Honey cake, a springy loaf called lekach in Yiddish and traditionally served at Rosh Hashana, is not my favorite holiday dessert. So I was thrilled when, in the 1990s, Charles Fenyvesi, a colleague of mine at The Washington Post, shared a tantalizing family recipe for a Hungarian honey cake with thin, biscuit-like gingerbread layers.
Essentially, it’s an icebox cake with a gingerbread crust. Layered with a buttercream based on Cream of Wheat (yes, Cream of Wheat) and either apricot or sour cherry jam, it must sit to soften for a day.
But the recipe didn’t quite work as I’d hoped. (“The torte is more like a stack of thick graham crackers and the filling a runny soupy mess,” read one comment on Epicurious, where it was published, in addition to one of my cookbooks.)
Recently, I tried a better version of this cake, making it for Steven Fenves, a 91-year-old Holocaust survivor whose family recipes had been preserved and translated.
At age 13, Mr. Fenves was taken from his home in Hungarian-occupied Subotica, in what is now Serbia, and sent to Auschwitz, where he was separated from his family. As locals looted the Fenveses’ house, Maris, the family cook, grabbed a red-clothed book of handwritten recipes.
Mr. Fenves’s mother and grandmother died at Auschwitz, and his father, so weakened by the experience in the camps, died shortly after they were released in 1945. The two children returned to Subotica, where Maris cared for them; she returned the slim handwritten cookbook 16 years later, when they had settled in Chicago with relatives.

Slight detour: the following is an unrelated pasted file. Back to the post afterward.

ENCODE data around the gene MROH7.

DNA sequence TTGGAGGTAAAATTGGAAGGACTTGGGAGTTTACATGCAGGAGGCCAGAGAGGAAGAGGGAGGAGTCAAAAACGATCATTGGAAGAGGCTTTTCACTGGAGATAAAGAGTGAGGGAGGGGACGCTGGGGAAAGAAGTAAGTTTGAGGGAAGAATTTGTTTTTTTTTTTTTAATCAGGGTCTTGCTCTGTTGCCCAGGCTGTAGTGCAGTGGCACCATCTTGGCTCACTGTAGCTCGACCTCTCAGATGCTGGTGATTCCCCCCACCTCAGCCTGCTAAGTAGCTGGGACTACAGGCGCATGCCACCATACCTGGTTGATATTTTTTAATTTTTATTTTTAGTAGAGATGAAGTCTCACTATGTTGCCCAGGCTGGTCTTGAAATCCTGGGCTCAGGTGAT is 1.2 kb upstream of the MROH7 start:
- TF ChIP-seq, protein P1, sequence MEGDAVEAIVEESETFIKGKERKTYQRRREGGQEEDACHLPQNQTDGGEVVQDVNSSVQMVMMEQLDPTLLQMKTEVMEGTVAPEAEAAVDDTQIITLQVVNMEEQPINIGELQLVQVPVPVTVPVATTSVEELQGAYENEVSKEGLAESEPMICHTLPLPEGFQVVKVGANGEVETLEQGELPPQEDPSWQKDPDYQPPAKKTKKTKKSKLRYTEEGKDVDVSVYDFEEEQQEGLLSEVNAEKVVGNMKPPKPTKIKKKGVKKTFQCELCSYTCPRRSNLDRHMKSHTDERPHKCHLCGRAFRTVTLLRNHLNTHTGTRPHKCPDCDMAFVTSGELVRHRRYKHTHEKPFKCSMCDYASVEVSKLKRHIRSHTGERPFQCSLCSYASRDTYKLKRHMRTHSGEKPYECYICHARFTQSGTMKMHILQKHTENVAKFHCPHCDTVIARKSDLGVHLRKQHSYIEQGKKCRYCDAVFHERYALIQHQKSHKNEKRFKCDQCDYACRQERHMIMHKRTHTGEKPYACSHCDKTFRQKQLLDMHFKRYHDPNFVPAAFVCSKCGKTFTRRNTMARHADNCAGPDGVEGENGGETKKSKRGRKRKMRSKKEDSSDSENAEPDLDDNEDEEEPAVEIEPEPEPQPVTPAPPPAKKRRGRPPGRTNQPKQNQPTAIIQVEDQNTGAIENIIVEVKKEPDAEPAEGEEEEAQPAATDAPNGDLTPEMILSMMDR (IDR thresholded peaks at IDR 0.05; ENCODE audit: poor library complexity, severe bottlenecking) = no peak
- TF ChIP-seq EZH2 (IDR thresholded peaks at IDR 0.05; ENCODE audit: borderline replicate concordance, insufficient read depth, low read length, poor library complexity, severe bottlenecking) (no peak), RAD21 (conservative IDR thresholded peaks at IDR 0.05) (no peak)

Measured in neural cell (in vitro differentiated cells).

A year or so ago, Alon Shaya, the chef of Saba in New Orleans, shared the contents of the book with me. Among them was a minimalist recipe for mézeskalács from Mr. Fenves’s grandmother: just a paragraph for the gingerbready dough with a few measurements in dekagrams and vague instructions describing thin layers of cake.
Cakes with thin layers, called flodni in Hungarian or fluden in Yiddish, have long been trademarks of Hungarian and Hungarian Jewish baking. András Koerner, author of “Jewish Cuisine in Hungary,” suggests that they were invented in the second half of the 19th century, an evolution of a medieval filled pastry. The Cream of Wheat filling — a far more recent addition — is meant to mimic a European gruel called griess, made with semolina or any hard wheat flour.
Last spring, when Mr. Shaya was looking for a space to prepare some of Mr. Fenves’s dishes for supporters of the United States Holocaust Memorial Museum in Washington, D.C., I agreed to hold the event at my home. For two days, Mr. Shaya’s chefs took over my kitchen, preparing beef and vegetable goulash with noodles, crisp semolina sticks, sweet-and-sour cabbage, walnut cream cake, recipes reconstructed from a family’s distant past. As the almost 100 guests, including Mr. Fenves and his family, tasted the dishes at a buffet in my dining room, I waited for the right moment to present him with a version of his grandmother’s cake, which I layered with jam and cream fillings.
Bringing out a slice, I watched as Mr. Fenves lifted his fork and tasted. He took another bite. A faint glimmer of memory took hold in his eyes.
“All of a sudden, I remembered our dinner table,” he told me later. “Of my sister quibbling about something, my father who was a newspaper publisher coming straight out of his office and telling us about world events, even at my very young age.”
As Mr. Fenves dipped his fork into the rich cake again and again, he asked politely if he could take the rest of the cake home.
Recipe: Hungarian Honey Cake
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